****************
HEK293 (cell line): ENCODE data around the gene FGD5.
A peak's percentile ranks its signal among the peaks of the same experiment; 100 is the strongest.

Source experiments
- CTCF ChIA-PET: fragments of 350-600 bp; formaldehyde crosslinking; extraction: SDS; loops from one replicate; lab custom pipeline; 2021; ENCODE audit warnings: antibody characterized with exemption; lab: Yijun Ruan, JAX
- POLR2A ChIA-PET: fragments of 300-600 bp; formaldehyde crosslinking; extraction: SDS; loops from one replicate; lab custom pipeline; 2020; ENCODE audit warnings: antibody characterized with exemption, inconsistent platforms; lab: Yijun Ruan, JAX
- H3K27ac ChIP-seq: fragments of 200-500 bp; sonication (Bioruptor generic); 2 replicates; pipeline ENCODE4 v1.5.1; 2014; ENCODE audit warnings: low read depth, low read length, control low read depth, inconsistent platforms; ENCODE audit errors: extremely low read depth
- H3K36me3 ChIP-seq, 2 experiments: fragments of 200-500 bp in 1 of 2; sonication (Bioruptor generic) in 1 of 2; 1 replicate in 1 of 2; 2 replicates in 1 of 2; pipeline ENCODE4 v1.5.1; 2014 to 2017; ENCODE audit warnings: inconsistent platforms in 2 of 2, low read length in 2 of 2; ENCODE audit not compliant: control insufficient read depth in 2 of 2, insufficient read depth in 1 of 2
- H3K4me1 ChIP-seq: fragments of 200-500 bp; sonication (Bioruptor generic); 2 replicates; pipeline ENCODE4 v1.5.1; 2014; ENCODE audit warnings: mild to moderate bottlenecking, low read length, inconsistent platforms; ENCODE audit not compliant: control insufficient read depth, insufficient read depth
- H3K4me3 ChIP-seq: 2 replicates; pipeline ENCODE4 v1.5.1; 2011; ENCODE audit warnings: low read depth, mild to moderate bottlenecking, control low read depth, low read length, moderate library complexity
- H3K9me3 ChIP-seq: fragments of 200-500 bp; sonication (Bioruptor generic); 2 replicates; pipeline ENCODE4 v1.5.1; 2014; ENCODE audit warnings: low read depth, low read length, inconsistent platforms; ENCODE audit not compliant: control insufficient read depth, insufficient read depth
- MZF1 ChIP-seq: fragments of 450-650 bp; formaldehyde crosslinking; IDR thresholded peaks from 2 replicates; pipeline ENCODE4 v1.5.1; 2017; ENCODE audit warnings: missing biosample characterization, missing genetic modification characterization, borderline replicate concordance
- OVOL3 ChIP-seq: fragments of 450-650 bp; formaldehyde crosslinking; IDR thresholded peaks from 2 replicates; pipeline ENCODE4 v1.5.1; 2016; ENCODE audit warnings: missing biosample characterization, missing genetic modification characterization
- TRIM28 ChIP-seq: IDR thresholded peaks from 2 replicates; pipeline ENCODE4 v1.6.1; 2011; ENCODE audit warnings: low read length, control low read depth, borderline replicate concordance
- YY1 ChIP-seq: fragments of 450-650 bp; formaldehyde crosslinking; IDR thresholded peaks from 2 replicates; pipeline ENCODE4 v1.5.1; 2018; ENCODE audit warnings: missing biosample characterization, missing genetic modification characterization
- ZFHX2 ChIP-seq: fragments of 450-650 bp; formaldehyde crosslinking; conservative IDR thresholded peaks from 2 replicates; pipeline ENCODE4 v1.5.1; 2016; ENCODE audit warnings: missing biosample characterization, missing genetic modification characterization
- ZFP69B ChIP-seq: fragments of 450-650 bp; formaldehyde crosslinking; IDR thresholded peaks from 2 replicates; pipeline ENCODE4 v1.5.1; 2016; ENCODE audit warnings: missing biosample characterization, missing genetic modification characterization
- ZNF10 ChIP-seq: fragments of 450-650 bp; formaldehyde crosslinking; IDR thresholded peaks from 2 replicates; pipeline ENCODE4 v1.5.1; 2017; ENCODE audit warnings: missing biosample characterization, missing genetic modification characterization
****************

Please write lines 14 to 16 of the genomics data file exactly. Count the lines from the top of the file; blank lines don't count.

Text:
- YY1 ChIP-seq: fragments of 450-650 bp; formaldehyde crosslinking; IDR thresholded peaks from 2 replicates; pipeline ENCODE4 v1.5.1; 2018; ENCODE audit warnings: missing biosample characterization, missing genetic modification characterization
- ZFHX2 ChIP-seq: fragments of 450-650 bp; formaldehyde crosslinking; conservative IDR thresholded peaks from 2 replicates; pipeline ENCODE4 v1.5.1; 2016; ENCODE audit warnings: missing biosample characterization, missing genetic modification characterization
- ZFP69B ChIP-seq: fragments of 450-650 bp; formaldehyde crosslinking; IDR thresholded peaks from 2 replicates; pipeline ENCODE4 v1.5.1; 2016; ENCODE audit warnings: missing biosample characterization, missing genetic modification characterization